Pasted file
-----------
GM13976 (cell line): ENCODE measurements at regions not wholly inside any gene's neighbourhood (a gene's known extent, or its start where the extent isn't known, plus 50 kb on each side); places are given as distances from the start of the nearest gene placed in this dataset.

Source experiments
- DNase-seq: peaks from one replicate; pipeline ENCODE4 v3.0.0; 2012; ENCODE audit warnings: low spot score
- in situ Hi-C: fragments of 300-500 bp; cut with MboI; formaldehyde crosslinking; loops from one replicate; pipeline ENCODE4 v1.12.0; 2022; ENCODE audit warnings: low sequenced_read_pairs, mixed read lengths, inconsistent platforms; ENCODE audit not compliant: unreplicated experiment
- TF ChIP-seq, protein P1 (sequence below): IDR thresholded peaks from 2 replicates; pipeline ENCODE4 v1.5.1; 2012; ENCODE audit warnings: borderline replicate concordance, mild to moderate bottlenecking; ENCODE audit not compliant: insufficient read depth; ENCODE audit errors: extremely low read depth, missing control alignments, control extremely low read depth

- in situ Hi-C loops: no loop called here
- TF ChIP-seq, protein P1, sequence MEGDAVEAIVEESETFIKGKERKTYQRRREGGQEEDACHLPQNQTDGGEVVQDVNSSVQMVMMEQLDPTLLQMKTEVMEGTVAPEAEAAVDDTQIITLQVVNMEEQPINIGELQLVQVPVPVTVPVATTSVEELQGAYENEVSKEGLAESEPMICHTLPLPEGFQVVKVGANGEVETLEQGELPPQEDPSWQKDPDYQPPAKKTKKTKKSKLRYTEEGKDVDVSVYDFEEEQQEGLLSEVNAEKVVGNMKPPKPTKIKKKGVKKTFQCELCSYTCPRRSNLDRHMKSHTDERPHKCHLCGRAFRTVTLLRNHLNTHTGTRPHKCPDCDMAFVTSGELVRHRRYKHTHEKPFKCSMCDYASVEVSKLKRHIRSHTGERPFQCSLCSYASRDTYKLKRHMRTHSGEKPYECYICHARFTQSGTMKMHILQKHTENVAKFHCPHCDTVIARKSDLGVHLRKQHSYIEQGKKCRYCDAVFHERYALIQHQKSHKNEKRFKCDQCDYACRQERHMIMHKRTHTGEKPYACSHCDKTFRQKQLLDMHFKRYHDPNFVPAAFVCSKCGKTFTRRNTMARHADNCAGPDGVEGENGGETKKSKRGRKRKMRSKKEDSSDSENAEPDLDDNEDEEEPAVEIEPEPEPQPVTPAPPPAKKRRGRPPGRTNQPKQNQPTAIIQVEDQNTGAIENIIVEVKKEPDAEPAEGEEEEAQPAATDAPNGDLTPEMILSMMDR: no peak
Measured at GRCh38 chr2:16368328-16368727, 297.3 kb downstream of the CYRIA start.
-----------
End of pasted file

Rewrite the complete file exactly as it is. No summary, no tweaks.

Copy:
GM13976 (cell line): ENCODE measurements at regions not wholly inside any gene's neighbourhood (a gene's known extent, or its start where the extent isn't known, plus 50 kb on each side); places are given as distances from the start of the nearest gene placed in this dataset.

Source experiments
- DNase-seq: peaks from one replicate; pipeline ENCODE4 v3.0.0; 2012; ENCODE audit warnings: low spot score
- in situ Hi-C: fragments of 300-500 bp; cut with MboI; formaldehyde crosslinking; loops from one replicate; pipeline ENCODE4 v1.12.0; 2022; ENCODE audit warnings: low sequenced_read_pairs, mixed read lengths, inconsistent platforms; ENCODE audit not compliant: unreplicated experiment
- TF ChIP-seq, protein P1 (sequence below): IDR thresholded peaks from 2 replicates; pipeline ENCODE4 v1.5.1; 2012; ENCODE audit warnings: borderline replicate concordance, mild to moderate bottlenecking; ENCODE audit not compliant: insufficient read depth; ENCODE audit errors: extremely low read depth, missing control alignments, control extremely low read depth

- in situ Hi-C loops: no loop called here
- TF ChIP-seq, protein P1, sequence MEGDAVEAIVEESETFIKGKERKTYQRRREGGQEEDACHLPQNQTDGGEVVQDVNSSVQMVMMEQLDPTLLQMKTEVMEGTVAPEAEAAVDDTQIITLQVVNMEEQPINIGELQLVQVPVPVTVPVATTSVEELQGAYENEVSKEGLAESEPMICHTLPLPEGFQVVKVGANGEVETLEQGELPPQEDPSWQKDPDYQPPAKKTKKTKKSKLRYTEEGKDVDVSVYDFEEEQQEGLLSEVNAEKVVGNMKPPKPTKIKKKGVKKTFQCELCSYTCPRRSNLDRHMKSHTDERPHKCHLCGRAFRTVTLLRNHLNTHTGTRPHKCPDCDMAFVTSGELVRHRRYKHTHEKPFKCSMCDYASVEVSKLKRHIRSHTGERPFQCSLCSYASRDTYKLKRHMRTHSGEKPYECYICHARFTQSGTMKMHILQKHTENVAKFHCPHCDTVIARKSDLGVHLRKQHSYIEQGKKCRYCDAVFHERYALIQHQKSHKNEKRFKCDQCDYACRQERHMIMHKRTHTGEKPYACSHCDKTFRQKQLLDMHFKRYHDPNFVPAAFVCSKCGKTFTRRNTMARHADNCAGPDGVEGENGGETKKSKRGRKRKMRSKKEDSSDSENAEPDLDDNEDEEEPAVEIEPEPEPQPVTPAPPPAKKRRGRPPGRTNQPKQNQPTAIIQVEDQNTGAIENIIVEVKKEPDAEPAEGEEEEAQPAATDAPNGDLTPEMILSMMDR: no peak
Measured at GRCh38 chr2:16368328-16368727, 297.3 kb downstream of the CYRIA start.